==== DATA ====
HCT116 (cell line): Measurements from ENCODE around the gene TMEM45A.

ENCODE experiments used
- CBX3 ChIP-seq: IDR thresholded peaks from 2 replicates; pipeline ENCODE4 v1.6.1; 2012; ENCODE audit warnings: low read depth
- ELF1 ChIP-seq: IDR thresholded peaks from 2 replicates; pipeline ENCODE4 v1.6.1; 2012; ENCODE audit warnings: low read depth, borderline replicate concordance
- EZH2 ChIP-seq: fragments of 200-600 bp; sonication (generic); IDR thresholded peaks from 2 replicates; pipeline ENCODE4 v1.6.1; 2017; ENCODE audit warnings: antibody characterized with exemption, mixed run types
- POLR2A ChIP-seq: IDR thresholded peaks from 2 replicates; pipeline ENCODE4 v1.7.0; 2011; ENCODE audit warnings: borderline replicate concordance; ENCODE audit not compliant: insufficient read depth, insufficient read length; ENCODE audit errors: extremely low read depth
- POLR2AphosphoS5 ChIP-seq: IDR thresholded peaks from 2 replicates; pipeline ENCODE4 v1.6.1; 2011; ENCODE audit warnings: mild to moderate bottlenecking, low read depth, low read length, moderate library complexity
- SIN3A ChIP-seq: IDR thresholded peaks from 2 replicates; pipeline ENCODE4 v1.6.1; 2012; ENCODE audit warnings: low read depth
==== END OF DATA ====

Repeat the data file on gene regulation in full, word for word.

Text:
HCT116 (cell line): Measurements from ENCODE around the gene TMEM45A.

ENCODE experiments used
- CBX3 ChIP-seq: IDR thresholded peaks from 2 replicates; pipeline ENCODE4 v1.6.1; 2012; ENCODE audit warnings: low read depth
- ELF1 ChIP-seq: IDR thresholded peaks from 2 replicates; pipeline ENCODE4 v1.6.1; 2012; ENCODE audit warnings: low read depth, borderline replicate concordance
- EZH2 ChIP-seq: fragments of 200-600 bp; sonication (generic); IDR thresholded peaks from 2 replicates; pipeline ENCODE4 v1.6.1; 2017; ENCODE audit warnings: antibody characterized with exemption, mixed run types
- POLR2A ChIP-seq: IDR thresholded peaks from 2 replicates; pipeline ENCODE4 v1.7.0; 2011; ENCODE audit warnings: borderline replicate concordance; ENCODE audit not compliant: insufficient read depth, insufficient read length; ENCODE audit errors: extremely low read depth
- POLR2AphosphoS5 ChIP-seq: IDR thresholded peaks from 2 replicates; pipeline ENCODE4 v1.6.1; 2011; ENCODE audit warnings: mild to moderate bottlenecking, low read depth, low read length, moderate library complexity
- SIN3A ChIP-seq: IDR thresholded peaks from 2 replicates; pipeline ENCODE4 v1.6.1; 2012; ENCODE audit warnings: low read depth